McCall said McGraw asked her to move to Lubbock, where he had taken a job at a health spa. In November 1970 they returned to Roeland Park to get married in McCall's childhood church. Both were 20 at the time.

Eventually they moved to Topeka, where McGraw built and owned a health spa, McCall said. In marriage he was not the kind, sensitive boyfriend he'd been in high school, she claims.

He did not allow her to get involved in the business; her domain was their home. He wanted her to always "look nice," which included lifting weights to bulk up her chest, she said.

McGraw, who has been married to his second wife since 1976, has admitted that as a young man, his entrepreneurial efforts in everything from health clubs to motivational seminars often came at the expense of his second family.

He and his wife, Robin, have two grown sons. He and McCall had no children together.

Under his domineering personality, McCall said she felt like a tightly coiled spring that finally popped back to life. The marriage ended when friends and neighbors questioned his commitment to the marriage.

"When I confronted him about his infidelities he didn't deny these girls and told me that it had nothing to do with his feelings toward me, to grow up, that's the way it was in the world," McCall said.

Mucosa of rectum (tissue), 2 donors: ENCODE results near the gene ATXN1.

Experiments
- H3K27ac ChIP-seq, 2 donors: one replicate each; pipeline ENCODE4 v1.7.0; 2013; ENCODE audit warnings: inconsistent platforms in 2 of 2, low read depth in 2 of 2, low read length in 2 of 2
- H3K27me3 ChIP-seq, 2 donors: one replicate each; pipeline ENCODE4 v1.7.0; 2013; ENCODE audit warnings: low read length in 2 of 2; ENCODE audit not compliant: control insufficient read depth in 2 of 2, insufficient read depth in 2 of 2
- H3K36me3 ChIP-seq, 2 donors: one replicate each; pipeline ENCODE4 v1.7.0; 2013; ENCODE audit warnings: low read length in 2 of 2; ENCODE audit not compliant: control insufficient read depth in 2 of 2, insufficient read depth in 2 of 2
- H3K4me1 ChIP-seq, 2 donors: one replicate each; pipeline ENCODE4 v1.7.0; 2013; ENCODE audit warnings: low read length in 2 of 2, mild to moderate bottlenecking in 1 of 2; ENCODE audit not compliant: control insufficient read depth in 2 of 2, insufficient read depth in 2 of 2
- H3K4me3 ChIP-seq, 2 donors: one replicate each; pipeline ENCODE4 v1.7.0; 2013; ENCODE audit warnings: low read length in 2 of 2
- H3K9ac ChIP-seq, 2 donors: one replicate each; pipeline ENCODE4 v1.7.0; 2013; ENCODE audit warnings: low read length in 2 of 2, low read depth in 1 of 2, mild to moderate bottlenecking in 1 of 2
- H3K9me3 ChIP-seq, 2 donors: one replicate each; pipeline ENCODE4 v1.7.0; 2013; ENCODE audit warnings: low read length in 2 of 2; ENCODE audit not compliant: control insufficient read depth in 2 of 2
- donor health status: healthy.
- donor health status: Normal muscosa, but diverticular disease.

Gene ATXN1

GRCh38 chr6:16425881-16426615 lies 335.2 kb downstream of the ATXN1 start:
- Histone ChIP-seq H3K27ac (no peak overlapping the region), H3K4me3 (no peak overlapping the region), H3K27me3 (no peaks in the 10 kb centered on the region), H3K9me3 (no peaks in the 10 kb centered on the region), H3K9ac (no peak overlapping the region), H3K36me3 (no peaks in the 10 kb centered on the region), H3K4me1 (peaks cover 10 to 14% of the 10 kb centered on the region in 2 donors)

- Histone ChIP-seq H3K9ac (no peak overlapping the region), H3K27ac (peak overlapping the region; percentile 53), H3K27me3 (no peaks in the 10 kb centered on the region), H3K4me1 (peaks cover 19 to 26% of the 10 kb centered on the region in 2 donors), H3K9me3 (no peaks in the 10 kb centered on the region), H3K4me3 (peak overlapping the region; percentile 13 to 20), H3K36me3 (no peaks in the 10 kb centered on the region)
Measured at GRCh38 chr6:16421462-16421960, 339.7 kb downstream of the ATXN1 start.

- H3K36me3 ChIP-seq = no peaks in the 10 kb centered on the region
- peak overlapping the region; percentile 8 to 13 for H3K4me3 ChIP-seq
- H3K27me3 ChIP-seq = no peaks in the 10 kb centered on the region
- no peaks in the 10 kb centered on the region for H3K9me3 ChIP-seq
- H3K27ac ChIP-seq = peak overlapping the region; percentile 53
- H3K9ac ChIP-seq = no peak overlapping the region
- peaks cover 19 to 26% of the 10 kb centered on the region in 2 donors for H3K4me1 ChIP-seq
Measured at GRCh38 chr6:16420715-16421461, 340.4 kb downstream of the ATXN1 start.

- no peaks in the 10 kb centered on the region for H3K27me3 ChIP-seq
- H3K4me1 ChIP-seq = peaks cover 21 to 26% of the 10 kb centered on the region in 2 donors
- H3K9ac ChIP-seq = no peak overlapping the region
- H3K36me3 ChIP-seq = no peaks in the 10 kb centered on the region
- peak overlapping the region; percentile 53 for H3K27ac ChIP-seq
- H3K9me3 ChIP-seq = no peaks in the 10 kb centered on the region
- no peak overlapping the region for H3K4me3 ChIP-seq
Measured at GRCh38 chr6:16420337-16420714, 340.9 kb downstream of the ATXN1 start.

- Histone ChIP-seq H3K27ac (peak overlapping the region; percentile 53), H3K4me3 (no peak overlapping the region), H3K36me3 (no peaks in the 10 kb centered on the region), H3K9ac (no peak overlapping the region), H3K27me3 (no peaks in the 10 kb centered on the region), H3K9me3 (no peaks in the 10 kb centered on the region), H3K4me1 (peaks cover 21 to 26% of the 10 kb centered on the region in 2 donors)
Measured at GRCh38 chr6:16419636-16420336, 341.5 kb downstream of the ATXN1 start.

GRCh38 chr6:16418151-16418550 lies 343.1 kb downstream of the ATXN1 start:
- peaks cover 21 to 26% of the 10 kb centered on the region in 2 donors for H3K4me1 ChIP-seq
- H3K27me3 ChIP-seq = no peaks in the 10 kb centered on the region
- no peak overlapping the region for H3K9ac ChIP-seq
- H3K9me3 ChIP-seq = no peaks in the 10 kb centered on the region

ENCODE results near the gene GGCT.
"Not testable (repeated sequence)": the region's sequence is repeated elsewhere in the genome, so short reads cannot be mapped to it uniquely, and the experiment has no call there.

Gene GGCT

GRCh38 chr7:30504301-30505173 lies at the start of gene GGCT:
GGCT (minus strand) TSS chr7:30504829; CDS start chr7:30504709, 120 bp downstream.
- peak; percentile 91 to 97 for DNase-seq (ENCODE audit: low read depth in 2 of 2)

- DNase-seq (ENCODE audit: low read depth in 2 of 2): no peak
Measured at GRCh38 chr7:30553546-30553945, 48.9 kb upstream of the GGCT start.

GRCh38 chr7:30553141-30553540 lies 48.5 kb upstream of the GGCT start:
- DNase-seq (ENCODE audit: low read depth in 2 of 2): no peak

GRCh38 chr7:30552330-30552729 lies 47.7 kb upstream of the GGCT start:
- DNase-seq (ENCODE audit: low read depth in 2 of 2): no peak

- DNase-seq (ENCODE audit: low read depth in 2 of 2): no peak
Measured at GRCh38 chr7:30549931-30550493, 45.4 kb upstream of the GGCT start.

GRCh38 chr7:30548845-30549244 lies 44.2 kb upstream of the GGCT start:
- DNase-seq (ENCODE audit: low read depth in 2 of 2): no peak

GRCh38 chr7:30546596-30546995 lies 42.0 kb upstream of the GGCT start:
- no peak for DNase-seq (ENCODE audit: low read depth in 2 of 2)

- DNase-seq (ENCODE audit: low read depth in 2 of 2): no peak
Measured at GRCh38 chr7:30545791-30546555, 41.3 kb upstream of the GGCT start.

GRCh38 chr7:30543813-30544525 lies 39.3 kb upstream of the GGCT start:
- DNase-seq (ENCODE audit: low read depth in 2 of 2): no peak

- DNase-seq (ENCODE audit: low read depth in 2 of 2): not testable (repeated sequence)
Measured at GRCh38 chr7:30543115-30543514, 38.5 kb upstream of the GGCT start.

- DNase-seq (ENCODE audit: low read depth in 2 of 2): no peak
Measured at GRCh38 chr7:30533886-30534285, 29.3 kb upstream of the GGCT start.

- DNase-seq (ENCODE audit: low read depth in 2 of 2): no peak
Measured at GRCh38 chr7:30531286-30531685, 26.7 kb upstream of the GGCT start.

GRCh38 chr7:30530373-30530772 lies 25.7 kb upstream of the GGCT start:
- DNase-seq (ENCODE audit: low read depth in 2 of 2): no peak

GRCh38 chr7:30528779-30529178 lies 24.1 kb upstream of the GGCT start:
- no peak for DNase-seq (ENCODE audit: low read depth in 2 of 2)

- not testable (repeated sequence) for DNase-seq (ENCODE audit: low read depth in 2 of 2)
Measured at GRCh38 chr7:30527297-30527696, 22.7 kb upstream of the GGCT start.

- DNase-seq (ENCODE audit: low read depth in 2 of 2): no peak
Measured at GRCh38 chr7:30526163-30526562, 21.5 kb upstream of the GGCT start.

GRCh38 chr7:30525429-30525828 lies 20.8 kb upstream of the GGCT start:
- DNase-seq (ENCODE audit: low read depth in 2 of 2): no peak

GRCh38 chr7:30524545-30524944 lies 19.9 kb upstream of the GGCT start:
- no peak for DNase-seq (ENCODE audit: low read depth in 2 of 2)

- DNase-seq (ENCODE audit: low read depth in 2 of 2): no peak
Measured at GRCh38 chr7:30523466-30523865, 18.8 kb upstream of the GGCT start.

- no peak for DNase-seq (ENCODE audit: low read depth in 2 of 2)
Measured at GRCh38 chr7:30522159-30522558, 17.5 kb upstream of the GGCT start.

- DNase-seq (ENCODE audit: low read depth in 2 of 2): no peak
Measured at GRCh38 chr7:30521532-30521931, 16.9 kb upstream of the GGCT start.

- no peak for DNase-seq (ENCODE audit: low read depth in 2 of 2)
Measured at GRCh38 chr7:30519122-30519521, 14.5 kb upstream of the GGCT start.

The relationship ended when she left him in 1973 and moved back to Kansas City, she said.

"I understand that in any relationship there are two sides to the story," she said. "In my relationship with Phil, I have kept my side quiet for all these years because I couldn't see any good coming from sharing it."

For his part, McGraw told Newsweek: "We never had a cross word. We just sat down and said, 'Why did we do this?"'

McCall is talking about it now because people and the media are asking. The last time she saw McGraw was at their 30th reunion a few years ago, just as he was making a name for himself as Dr. Phil.

Hey, isn't that guy on TV, some classmates said.

As curious classmates watched, McGraw and his first wife spoke only briefly.